River-class destroyer escort 1961 Australia 2,100 tons 30 knots 6 Originally designated as anti-submarine frigates, later re-designated as destroyer escorts.[42]
Isuzu-class destroyer escort 1961 Japan 1,490 tons 25 knots 4 [43]
Type 81 'Tribal' frigate 1961 UK 2,300 tons 28 knots 7 general purpose[44]
Bergamini-class frigate 1961 Italy 1,410 tons 26 knots 4 [45]
Commandant Rivière-class frigate 1962 France 1,750 tons 25 knots 13 dual purpose[33]
Mackenzie class 1962 Canada 2,366 tons 28 knots 4 anti-submarine[39]
Hvidbjørnen-class frigate 1962 Denmark 1,345 tons 18 knots 4 fishery protection[46]
Type 12I 'Leander' frigate 1963 UK 2,450 tons 30 knots 26 "Improved" Type 12. General purpose.[47]
Bronstein class 1963 US 2,360 tons 26 knots 2 [15]
Garcia class 1964 US 2,620 tons 27 knots 10 [16]
Oslo-class frigate 1966 Norway 1,450 tons 25 knots 5 [48]
Brooke class 1966 US 2,640 tons 27 knots 6 guided missile[17]
Peder Skram-class frigate 1966 Denmark 2,030 tons 28 knots 2 fast[49]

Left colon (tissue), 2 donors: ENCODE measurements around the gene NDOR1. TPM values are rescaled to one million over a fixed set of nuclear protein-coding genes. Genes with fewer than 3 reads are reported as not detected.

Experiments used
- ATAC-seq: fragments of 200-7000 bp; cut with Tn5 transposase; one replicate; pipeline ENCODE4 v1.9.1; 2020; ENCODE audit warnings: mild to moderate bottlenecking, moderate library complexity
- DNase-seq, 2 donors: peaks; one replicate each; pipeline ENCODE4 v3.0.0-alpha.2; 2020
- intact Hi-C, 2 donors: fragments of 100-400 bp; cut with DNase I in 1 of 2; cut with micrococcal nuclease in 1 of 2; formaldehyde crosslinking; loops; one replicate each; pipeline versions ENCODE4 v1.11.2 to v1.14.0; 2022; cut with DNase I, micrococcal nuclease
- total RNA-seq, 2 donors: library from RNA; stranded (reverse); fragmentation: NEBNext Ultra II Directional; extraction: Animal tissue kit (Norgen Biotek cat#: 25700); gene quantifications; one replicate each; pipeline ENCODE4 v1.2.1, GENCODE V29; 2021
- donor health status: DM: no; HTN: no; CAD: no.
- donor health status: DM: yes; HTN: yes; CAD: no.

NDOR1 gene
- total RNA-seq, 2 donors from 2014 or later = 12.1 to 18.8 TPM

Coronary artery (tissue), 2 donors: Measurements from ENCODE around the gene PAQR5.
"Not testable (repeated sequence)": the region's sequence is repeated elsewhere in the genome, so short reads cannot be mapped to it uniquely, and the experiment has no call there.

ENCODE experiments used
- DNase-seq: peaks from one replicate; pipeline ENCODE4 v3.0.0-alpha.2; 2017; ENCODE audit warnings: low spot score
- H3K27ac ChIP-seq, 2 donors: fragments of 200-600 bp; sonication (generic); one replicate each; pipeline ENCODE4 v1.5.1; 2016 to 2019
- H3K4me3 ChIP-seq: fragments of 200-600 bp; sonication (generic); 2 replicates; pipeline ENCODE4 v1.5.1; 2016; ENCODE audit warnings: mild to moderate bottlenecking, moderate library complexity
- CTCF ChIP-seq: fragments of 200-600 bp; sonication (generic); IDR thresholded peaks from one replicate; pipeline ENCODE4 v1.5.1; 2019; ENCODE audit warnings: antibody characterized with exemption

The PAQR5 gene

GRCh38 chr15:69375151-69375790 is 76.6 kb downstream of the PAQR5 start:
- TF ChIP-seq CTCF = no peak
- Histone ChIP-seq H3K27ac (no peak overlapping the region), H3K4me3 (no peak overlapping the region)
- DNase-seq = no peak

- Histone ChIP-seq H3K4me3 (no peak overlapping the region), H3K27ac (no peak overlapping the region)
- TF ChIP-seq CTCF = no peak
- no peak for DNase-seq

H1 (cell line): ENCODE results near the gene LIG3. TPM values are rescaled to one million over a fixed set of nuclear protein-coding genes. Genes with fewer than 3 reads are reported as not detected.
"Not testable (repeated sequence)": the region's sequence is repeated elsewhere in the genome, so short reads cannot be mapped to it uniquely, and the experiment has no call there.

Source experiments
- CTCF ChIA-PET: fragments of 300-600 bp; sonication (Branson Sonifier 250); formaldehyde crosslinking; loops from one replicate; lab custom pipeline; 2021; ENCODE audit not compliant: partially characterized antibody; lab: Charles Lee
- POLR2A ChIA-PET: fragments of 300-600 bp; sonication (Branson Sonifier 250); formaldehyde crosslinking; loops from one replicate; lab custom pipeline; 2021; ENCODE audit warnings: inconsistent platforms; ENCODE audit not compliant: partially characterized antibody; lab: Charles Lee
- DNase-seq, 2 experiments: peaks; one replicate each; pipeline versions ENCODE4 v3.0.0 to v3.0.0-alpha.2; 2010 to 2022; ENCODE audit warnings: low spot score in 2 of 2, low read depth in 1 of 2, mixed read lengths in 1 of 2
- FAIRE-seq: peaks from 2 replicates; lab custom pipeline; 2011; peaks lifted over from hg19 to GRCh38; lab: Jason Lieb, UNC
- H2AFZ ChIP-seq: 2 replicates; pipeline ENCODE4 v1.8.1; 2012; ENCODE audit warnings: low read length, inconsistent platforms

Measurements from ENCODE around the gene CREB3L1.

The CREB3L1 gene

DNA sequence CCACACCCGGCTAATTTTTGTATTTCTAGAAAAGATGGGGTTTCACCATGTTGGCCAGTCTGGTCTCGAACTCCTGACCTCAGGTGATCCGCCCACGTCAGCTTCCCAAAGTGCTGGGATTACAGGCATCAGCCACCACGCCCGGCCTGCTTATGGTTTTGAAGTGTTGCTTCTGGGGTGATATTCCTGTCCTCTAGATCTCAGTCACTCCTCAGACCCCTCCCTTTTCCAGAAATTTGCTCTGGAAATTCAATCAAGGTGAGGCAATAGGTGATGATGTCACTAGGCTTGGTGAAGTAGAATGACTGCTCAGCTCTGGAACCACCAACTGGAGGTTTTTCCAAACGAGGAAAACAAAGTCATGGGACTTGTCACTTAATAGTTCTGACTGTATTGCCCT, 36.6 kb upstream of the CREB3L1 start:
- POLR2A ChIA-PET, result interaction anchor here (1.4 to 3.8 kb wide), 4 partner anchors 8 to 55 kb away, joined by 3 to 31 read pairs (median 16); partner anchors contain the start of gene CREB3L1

Van Speijk-class frigate 1967 Netherlands 2,200 tons 28 knots 6 [50]
Alpino-class frigate 1968 Italy 2,000 tons 28 knots 2 [45]
Alvand-class frigate 1968 Iran 1,110 tons 40 knots 4 [51]
Knox class 1969 US 3,011 tons 27 knots 46 [18]
Chikugo-class destroyer escort 1971 Japan 1,470 tons 25 knots 11 [43]

Surviving destroyer escorts

Five destroyer escorts are preserved as museum ships, while others remain in active service.

See also

Notes and references

This article incorporates text from the public domain Dictionary of American Naval Fighting Ships.

Footnotes

  1. ^ DE-574 was originally provided to the United Kingdom under the Lend-Lease (Public Law 77-11) scheme, DE-574 was returned to the US custody under the provisions of the Lend-Lease scheme on the 25 April 1952 and simultaneously transferred back to the United Kingdom under the Mutual Defence Assistance Program.

Source notes

  1. ^ Blackman, pp. 393 & 394
  2. ^ a b c Watts, pp. 225-239
  3. ^ Potter & Nimitz, p. 550
  4. ^ Cooney, pp. 6 & 7
  5. ^ NAVPERS, pp. 32 & 35
  6. ^ a b Franklin 1999, p. 7.
  7. ^ a b Silverstone, pp. 153-157
  8. ^ a b Silverstone, pp. 157-163
  9. ^ a b Silverstone, pp. 164-167
  10. ^ a b Silverstone, pp. 167-170
  11. ^ a b Silverstone, pp. 163 & 164
  12. ^ a b Silverstone, pp. 170-175
  13. ^ a b Blackman, p. 458
  14. ^ a b Blackman, p. 457
  15. ^ a b Blackman, p. 456
  16. ^ a b Blackman, p. 455
  17. ^ a b Blackman, p. 452
  18. ^ a b Blackman, p. 453
  19. ^ a b Lenton 1998, pp. 198–199.
  20. ^ Morison 1956, p. 34.